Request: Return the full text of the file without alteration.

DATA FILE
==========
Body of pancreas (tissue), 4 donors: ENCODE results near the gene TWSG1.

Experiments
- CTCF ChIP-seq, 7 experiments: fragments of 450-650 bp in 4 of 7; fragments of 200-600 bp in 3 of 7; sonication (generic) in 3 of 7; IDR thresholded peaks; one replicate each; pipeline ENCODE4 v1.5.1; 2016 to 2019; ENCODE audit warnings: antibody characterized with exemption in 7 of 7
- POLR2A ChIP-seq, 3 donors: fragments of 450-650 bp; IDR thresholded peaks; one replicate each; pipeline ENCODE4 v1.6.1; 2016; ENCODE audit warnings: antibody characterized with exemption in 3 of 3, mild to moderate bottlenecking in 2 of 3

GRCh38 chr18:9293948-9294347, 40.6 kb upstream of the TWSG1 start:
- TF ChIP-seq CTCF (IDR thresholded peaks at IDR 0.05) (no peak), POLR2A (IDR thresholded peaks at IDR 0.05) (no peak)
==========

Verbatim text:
Body of pancreas (tissue), 4 donors: ENCODE results near the gene TWSG1.

Experiments
- CTCF ChIP-seq, 7 experiments: fragments of 450-650 bp in 4 of 7; fragments of 200-600 bp in 3 of 7; sonication (generic) in 3 of 7; IDR thresholded peaks; one replicate each; pipeline ENCODE4 v1.5.1; 2016 to 2019; ENCODE audit warnings: antibody characterized with exemption in 7 of 7
- POLR2A ChIP-seq, 3 donors: fragments of 450-650 bp; IDR thresholded peaks; one replicate each; pipeline ENCODE4 v1.6.1; 2016; ENCODE audit warnings: antibody characterized with exemption in 3 of 3, mild to moderate bottlenecking in 2 of 3

GRCh38 chr18:9293948-9294347, 40.6 kb upstream of the TWSG1 start:
- TF ChIP-seq CTCF (IDR thresholded peaks at IDR 0.05) (no peak), POLR2A (IDR thresholded peaks at IDR 0.05) (no peak)